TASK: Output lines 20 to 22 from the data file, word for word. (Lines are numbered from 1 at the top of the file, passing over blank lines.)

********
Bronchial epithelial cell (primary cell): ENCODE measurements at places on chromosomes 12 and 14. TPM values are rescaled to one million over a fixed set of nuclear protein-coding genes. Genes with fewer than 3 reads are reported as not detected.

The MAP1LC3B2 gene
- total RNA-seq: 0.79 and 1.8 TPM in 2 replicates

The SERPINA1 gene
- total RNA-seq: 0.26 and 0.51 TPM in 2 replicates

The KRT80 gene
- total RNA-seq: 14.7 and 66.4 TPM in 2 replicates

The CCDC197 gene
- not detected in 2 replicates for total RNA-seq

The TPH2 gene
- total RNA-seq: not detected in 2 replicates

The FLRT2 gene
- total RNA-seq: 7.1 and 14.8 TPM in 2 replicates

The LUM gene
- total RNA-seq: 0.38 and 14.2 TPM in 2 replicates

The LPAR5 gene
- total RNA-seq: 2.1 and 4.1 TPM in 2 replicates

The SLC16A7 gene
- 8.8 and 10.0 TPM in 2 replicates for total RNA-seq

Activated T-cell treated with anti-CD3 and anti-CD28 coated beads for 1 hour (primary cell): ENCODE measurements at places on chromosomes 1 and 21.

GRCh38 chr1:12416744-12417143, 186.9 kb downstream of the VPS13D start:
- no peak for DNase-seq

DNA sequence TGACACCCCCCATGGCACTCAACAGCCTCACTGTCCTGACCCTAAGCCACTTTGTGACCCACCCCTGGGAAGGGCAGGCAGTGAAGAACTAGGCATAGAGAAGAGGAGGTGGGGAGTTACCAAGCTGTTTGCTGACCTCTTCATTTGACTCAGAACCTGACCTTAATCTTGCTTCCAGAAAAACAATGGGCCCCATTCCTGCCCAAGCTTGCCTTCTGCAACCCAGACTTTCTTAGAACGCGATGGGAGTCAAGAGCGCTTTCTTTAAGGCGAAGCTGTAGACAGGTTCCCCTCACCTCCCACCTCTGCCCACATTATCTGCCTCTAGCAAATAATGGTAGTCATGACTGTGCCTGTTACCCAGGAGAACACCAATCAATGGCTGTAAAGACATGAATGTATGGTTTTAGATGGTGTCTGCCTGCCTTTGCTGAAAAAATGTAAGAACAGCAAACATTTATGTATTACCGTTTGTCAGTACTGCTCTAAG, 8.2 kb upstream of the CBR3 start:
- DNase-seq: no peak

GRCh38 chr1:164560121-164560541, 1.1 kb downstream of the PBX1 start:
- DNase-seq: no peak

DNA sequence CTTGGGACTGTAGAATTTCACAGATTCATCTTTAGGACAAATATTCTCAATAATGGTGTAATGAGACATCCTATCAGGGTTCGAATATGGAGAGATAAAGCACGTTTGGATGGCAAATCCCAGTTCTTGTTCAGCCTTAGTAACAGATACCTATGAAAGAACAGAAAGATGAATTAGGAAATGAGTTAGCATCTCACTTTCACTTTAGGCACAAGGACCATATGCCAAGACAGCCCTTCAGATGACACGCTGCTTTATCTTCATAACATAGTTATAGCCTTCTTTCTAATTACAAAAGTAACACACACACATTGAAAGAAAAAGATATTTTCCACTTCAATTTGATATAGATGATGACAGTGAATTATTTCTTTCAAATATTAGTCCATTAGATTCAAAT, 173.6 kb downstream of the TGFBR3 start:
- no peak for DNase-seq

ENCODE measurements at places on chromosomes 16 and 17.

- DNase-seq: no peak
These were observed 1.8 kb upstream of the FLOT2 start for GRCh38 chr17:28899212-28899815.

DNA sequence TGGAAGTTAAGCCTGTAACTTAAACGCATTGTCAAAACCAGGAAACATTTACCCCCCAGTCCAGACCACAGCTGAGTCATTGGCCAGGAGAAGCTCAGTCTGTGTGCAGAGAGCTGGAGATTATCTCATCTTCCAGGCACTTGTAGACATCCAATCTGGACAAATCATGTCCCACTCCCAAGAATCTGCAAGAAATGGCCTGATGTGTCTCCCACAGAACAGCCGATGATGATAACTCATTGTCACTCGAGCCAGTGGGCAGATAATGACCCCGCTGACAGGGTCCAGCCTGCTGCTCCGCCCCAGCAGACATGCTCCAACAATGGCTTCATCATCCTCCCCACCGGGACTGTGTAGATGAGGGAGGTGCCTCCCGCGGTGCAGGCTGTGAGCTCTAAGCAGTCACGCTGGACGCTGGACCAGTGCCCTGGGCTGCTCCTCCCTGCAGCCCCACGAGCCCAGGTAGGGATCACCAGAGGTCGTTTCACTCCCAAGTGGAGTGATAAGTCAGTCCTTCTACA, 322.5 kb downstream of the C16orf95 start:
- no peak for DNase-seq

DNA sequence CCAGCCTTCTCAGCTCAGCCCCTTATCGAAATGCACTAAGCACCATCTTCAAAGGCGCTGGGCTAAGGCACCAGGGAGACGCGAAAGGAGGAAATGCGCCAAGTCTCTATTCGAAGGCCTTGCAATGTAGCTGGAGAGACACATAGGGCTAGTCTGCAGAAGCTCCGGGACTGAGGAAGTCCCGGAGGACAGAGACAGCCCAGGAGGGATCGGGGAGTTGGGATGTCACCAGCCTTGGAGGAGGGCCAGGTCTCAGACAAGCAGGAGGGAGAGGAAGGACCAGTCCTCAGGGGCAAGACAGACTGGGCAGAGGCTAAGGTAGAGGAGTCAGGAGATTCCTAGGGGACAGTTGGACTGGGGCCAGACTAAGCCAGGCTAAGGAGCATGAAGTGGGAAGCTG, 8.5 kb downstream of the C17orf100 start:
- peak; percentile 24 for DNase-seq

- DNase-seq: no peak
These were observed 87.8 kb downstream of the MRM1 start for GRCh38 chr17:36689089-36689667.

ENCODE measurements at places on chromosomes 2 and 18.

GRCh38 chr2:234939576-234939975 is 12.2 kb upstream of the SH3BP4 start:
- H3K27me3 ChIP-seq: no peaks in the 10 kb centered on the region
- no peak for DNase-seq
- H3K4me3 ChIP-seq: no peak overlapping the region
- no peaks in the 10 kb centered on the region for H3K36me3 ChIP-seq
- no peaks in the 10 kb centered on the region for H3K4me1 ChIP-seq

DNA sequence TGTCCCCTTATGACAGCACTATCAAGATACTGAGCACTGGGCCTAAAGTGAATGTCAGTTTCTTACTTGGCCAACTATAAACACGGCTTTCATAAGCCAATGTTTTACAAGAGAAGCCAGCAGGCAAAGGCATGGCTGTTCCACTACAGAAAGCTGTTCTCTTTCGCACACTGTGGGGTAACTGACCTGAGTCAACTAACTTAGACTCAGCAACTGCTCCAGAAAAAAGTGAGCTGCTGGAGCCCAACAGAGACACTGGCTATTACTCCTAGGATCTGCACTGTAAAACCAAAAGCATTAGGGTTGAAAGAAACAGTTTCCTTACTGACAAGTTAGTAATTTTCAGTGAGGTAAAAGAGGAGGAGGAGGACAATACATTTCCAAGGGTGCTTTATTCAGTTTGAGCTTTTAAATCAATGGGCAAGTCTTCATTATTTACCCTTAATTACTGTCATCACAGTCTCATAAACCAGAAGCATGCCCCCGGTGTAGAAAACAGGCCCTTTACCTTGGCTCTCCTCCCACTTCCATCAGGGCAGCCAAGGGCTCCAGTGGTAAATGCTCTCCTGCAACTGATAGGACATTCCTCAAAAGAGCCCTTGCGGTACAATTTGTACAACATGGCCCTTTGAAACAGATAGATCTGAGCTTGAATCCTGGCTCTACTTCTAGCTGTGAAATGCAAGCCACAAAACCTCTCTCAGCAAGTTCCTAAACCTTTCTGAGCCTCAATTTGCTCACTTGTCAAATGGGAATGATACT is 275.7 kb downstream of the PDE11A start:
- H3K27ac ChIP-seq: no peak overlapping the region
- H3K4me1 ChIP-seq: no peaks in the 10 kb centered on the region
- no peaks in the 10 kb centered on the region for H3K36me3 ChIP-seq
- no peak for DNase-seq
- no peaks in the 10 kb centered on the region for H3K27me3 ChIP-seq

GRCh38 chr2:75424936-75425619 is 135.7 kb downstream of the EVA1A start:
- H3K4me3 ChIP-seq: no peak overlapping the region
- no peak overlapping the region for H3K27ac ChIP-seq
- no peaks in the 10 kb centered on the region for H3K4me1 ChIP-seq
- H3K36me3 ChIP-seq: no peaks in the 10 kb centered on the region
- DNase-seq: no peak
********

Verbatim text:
Activated T-cell treated with anti-CD3 and anti-CD28 coated beads for 1 hour (primary cell): ENCODE measurements at places on chromosomes 1 and 21.

GRCh38 chr1:12416744-12417143, 186.9 kb downstream of the VPS13D start:
- no peak for DNase-seq